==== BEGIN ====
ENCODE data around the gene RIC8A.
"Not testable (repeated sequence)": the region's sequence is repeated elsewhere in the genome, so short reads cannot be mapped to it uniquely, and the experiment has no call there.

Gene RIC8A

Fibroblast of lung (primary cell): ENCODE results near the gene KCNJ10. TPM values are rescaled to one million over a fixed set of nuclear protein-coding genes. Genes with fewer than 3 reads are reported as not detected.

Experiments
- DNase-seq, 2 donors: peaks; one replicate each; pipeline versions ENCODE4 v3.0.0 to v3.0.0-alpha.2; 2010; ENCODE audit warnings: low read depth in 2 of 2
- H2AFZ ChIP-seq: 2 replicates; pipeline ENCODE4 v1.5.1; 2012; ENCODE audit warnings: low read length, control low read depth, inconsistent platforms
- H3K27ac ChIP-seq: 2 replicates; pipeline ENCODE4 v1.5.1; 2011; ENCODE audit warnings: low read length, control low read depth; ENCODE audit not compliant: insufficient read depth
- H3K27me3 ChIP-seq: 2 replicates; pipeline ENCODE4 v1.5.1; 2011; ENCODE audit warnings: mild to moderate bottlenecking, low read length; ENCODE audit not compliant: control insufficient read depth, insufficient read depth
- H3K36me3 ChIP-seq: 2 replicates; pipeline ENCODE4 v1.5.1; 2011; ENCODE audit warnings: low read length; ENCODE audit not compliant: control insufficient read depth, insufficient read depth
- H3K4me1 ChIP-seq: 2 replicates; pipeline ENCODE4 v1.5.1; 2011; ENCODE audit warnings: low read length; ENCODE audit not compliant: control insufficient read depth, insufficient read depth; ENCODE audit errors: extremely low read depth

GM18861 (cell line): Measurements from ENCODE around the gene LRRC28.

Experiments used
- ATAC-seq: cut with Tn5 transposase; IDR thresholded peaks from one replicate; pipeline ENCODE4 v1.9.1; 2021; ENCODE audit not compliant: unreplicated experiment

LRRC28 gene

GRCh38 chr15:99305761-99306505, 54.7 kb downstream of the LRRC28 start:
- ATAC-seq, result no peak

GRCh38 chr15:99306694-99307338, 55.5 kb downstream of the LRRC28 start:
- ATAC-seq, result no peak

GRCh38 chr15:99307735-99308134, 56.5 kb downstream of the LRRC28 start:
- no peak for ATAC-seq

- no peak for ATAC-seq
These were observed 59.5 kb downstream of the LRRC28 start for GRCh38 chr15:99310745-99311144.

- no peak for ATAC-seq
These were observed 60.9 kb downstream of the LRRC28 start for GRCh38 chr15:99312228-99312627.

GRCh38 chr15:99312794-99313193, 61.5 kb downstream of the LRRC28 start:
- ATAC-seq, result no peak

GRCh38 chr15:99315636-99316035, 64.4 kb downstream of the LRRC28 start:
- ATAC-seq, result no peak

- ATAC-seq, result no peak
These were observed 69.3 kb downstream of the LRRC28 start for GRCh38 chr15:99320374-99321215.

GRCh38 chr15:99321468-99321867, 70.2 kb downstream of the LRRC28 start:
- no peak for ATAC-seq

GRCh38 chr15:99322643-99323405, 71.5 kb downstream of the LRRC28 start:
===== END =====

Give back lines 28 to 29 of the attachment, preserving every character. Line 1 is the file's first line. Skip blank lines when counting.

GRCh38 chr15:99315636-99316035, 64.4 kb downstream of the LRRC28 start:
- ATAC-seq, result no peak